Fee Free Weekends at Denali National Park and Preserve
Contact: Kris Fister, 907-683-9583
The National Park Service is offering three fee-free weekends this summer at national parks across the country. The first weekend is Father’s Day Weekend, June 20-21. The other weekends are July 18-19 and August 15-16.
Denali National Park and Preserve is the only National Park System unit in Alaska that charges an entrance fee. The fee free weekends will apply there, but with some conditions. Visitors who have made advance reservations for park campgrounds, shuttle bus seats, or a bus tour have already paid an entrance fee and will not receive a refund. The no-refund policy is being applied across the country. Visitors who arrive at Denali without an advance reservation will have the entrance fee waived when they obtain their campsite or bus ticket on any of the six fee-free days. The normal entrance fee at Denali is $10 per person or $20 per vehicle.
More than 100 parks around the United States are waiving entrance fees on the three weekends. Additionally, many park concessioners are offering discounts on these weekends. A list of the fee-free parks and links to special offers are available at http://www.nps.gov/findapark/feefreeparks.htm.
Doyon/ARAMARK, the concessioner which runs the bus systems at Denali, is offering a 50 percent discount on a second Denali Natural History Tour ticket with the purchase of a full-price ticket. Information on tours and other park transportation options is available at www.nps.gov/dena and the “bus services” link. When booking through ARAMARK, visitors should use the promotional code NPSDAYS.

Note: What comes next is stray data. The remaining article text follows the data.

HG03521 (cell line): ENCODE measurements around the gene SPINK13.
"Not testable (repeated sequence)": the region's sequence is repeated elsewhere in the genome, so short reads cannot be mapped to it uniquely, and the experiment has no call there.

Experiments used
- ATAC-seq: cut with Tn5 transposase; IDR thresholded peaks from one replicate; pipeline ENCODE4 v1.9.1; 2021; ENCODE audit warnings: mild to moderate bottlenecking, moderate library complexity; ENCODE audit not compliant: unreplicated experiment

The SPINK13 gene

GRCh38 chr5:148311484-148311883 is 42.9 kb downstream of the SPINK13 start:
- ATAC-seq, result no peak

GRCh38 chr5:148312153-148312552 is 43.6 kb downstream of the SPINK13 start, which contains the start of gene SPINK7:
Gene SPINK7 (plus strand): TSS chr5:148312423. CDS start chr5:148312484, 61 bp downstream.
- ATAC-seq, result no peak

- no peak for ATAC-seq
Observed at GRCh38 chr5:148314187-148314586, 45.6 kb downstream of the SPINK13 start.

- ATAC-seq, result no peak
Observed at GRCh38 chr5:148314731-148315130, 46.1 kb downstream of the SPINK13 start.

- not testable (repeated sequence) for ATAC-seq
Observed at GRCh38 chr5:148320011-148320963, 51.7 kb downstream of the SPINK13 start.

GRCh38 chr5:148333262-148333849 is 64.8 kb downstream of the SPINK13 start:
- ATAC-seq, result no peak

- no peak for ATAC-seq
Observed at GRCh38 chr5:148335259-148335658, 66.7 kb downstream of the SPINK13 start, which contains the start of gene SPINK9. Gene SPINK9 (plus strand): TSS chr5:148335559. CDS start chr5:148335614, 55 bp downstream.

“While we usually recommend having reservations before arriving at the height of the visitor season, this year you’re more likely to find seats available on the shuttle buses and some of the tour options” said Denali Superintendent Paul Anderson. “We hope that Alaskans will take advantage of the fee free weekends to come experience Denali, either again, or for the very first time. We have are proud of the wonderful new facilities and trails that have been built in past few years, which further enhance a visit to this special park.”
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Did You Know?
Cold temperatures limit trees from growing at high elevation in Denali. Warmer temperatures, however, have led to woody vegetation growing at ever-higher elevations. Treeline changes are a conspicuous sign of climate change.